A difference score was calculated to indicate the increase in choices for the novel object in the novel label condition compared to the control condition. The score reflects the shift in each child’s performance based on that child’s own choices in the control condition and indexes the child’s adherence to mutual exclusivity. These differences scores are plotted in Figure 1. A 3-way ANOVA for language group, age group, and gender indicated significant effects of language group, F(2,158) = 3.19, p < .04, gender, F(1,159) = 6.48, p < .01, and an interaction between all three factors, F(2, 158) = 3.83, p < .02. The effect of language group was examined using the two a priori contrasts applied in the previous analyses. The first contrast showed no difference between the two monolingual groups, F < 1, but the second contrast indicated a significant difference between the monolinguals and bilinguals, F(1,159) = 6.33, p < .01. Therefore, the two monolingual groups were combined in the graph in Figure 1 to examine the three-way interaction. The data were analyzed separately by age group. For the younger children, there was an effect of language group, F(1,85) = 4.80, p < .03, and an interaction of group and gender, F(1,85) = 4.96, p < .02. As shown in the figure, Scheffé contrasts confirmed that monolingual girls made more selections for the novel object in the novel label condition than did any of the other children. For the older group, only bilingual boys have not switched to selecting the novel object in the novel label condition, F(1,73) = 3.90, p < .05. Thus, mutual exclusivity is adopted first by monolingual girls, then by everyone except bilingual boys.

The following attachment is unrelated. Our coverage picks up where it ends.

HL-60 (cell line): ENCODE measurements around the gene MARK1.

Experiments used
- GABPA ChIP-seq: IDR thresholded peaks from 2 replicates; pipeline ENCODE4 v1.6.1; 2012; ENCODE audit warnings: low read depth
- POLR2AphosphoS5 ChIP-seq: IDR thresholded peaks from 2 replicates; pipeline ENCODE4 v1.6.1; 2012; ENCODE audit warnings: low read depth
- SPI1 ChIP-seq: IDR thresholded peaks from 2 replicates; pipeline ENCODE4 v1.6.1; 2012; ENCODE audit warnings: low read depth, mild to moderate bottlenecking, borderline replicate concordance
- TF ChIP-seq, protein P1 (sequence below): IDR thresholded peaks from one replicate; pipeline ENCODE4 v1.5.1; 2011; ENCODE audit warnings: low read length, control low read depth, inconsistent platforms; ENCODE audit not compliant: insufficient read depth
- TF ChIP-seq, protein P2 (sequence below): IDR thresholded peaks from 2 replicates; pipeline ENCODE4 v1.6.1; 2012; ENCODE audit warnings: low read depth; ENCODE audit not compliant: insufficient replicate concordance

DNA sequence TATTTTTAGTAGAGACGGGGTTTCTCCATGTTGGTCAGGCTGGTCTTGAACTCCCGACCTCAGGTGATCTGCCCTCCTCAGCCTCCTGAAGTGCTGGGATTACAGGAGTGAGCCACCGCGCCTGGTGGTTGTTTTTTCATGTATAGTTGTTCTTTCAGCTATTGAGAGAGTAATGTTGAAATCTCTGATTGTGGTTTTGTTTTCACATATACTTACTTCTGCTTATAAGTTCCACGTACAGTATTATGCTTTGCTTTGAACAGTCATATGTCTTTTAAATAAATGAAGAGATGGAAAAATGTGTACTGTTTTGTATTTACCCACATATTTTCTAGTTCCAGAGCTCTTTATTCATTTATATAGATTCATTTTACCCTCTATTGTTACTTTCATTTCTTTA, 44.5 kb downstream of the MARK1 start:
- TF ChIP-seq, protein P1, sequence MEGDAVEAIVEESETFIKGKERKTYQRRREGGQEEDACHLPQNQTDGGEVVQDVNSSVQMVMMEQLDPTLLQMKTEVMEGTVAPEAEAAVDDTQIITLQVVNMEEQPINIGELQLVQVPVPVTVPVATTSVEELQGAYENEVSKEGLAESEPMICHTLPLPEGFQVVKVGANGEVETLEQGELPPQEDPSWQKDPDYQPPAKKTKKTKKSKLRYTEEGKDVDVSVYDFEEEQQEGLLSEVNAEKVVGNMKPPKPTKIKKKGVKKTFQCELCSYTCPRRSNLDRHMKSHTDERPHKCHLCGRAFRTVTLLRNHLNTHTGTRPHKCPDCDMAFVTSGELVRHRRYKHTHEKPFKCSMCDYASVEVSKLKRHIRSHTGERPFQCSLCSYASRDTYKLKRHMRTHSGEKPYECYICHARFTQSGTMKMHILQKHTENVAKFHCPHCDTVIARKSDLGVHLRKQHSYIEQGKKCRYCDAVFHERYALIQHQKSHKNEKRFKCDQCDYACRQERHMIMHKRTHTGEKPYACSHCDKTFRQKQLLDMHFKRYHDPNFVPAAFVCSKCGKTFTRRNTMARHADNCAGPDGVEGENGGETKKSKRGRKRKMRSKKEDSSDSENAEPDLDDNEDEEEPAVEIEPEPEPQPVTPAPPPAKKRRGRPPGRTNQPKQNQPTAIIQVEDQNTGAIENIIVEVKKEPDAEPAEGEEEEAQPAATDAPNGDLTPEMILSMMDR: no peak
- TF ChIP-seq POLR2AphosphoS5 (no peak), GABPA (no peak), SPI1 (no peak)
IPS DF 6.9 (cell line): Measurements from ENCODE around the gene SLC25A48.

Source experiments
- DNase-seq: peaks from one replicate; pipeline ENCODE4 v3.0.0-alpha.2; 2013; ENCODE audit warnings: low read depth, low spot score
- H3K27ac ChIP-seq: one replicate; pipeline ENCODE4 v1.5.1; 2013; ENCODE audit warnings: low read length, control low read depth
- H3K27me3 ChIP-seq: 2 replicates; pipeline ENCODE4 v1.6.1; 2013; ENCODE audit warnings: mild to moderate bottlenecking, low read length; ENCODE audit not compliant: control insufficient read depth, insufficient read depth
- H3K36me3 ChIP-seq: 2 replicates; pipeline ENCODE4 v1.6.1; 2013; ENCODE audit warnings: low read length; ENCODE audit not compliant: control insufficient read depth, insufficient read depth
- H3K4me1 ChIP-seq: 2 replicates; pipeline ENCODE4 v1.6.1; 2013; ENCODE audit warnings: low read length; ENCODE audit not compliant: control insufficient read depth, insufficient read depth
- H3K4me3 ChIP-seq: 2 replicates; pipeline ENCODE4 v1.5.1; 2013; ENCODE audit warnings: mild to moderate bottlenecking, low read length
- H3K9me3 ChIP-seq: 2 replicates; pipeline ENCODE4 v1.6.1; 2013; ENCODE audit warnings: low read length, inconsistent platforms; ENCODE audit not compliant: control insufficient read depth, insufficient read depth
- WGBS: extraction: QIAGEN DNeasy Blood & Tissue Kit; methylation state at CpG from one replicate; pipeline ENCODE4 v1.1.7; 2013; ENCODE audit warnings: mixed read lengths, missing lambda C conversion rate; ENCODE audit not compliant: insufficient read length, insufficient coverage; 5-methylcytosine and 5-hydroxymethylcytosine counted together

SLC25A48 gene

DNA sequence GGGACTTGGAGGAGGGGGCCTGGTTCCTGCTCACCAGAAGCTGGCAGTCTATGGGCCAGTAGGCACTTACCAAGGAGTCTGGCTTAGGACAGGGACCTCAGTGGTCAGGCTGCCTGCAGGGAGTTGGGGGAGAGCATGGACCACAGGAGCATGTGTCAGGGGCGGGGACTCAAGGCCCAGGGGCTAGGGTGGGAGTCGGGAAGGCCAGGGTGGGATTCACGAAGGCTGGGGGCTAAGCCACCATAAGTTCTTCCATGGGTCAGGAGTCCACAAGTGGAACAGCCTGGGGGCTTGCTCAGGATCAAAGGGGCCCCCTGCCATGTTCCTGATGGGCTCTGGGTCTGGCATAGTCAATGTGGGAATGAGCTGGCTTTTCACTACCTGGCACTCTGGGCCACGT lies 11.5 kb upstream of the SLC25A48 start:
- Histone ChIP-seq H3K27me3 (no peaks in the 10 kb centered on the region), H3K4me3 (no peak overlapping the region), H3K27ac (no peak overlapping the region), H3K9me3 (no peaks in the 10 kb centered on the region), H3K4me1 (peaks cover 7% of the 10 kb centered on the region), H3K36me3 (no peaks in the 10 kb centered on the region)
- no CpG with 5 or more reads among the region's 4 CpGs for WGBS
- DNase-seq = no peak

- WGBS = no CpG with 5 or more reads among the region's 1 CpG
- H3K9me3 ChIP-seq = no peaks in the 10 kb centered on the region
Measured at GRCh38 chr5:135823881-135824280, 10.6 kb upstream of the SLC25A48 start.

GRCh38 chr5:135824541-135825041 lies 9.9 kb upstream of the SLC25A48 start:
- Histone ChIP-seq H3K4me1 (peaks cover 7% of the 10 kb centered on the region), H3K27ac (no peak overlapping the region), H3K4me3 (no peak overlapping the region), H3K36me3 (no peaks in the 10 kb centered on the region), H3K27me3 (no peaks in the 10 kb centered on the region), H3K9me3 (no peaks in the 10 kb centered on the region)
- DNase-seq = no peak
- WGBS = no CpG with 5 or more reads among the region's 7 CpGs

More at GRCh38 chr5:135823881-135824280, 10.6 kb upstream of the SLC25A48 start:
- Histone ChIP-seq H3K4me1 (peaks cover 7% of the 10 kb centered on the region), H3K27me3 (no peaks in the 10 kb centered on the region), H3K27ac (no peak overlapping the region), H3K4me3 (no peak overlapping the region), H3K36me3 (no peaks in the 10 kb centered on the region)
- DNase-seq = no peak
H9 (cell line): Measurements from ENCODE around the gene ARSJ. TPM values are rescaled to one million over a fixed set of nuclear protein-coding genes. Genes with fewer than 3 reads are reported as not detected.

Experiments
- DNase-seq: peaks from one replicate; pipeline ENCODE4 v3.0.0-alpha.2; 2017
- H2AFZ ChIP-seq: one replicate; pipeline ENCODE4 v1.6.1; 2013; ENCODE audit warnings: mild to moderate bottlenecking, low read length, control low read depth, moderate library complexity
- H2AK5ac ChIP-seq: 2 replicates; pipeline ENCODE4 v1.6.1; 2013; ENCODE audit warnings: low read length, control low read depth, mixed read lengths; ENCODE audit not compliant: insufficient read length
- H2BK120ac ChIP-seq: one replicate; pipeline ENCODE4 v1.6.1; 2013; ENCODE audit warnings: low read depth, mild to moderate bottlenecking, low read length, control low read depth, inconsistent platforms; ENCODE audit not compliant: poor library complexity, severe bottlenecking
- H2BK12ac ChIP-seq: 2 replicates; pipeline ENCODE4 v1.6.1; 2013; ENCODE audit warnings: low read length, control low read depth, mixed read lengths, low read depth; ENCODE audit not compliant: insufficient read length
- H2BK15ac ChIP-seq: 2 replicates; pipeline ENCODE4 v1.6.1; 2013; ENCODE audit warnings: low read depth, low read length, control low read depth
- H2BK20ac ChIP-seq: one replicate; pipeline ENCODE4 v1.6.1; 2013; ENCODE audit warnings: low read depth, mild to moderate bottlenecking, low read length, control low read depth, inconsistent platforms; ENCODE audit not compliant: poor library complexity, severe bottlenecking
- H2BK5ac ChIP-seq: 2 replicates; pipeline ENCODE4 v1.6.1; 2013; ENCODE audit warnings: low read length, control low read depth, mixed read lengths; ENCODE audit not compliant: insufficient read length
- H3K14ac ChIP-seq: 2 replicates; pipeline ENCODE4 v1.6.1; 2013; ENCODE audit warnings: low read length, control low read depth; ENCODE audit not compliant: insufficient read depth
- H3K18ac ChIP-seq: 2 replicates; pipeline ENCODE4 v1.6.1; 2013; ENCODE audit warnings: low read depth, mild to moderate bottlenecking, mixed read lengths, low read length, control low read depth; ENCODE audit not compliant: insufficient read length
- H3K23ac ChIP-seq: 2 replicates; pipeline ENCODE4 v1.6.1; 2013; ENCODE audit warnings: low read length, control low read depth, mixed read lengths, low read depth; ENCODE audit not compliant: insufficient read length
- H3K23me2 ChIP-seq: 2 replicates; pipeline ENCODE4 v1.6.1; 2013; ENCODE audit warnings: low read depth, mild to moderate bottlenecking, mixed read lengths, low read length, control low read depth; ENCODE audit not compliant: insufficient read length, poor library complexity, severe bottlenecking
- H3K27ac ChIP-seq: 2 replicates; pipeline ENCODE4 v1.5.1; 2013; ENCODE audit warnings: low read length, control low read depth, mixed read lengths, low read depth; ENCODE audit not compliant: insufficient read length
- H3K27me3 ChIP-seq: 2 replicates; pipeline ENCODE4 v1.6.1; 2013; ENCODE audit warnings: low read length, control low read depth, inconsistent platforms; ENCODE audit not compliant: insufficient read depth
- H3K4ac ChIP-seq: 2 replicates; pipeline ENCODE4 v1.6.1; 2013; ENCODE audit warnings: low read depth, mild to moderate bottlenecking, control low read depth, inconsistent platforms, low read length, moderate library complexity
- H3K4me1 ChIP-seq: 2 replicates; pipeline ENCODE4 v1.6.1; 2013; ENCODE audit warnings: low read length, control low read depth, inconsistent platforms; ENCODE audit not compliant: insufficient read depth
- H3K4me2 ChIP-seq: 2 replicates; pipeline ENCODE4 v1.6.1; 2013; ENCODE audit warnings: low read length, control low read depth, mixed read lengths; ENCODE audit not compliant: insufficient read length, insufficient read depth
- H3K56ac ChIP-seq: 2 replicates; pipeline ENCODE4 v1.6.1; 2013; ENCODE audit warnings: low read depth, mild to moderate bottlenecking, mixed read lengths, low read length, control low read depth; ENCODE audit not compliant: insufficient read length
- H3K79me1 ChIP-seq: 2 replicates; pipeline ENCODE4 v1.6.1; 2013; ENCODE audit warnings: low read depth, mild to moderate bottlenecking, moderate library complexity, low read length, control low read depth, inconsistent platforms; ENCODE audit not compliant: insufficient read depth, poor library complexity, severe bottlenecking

Finally, we examined the relation among the tasks to answer three questions (Table 4). The first question is whether there was a relation between verbal ability as measured by the PPVT and performance on the executive function and word learning tasks. There was a moderate relation between PPVT and the tapping and opposite worlds task, with no overlap with the other measures. This pattern is similar to that reported by Carlson, Moses and Claxton (2004) in which they reported correlations between PPVT and some measures of executive control, especially those that relied more heavily on language. The second question was whether there was a relation between the strategies used in the Mutual Exclusivity task and the executive control tasks. No correlations were found. The third question was whether there was a relation among the various executive control tasks. All these correlations were strong, with the exception of the relation between the incongruent trials on the ANT and the proportion of correct trials on the tapping task. Separate analyses for each of the three groups revealed similar patterns with less robust results, likely attributable to the decreased power in the smaller sample.
The three purposes of the present study were 1) to determine whether the previously reported bilingual advantages in executive control were already present in younger children; 2) to explore the possibility of differences between monolinguals and bilinguals in word-mapping strategies; and 3) to confirm the generality of the bilingual difference by comparing bilingual children to two different groups of monolinguals. The tasks assessed different components of executive control, most of which demonstrated clear advantages for the bilingual children. Moreover, young bilingual children showed less bias for mutual exclusivity in word mapping than monolingual children, and by age 4 it was only bilingual boys who showed no preference for the novel object.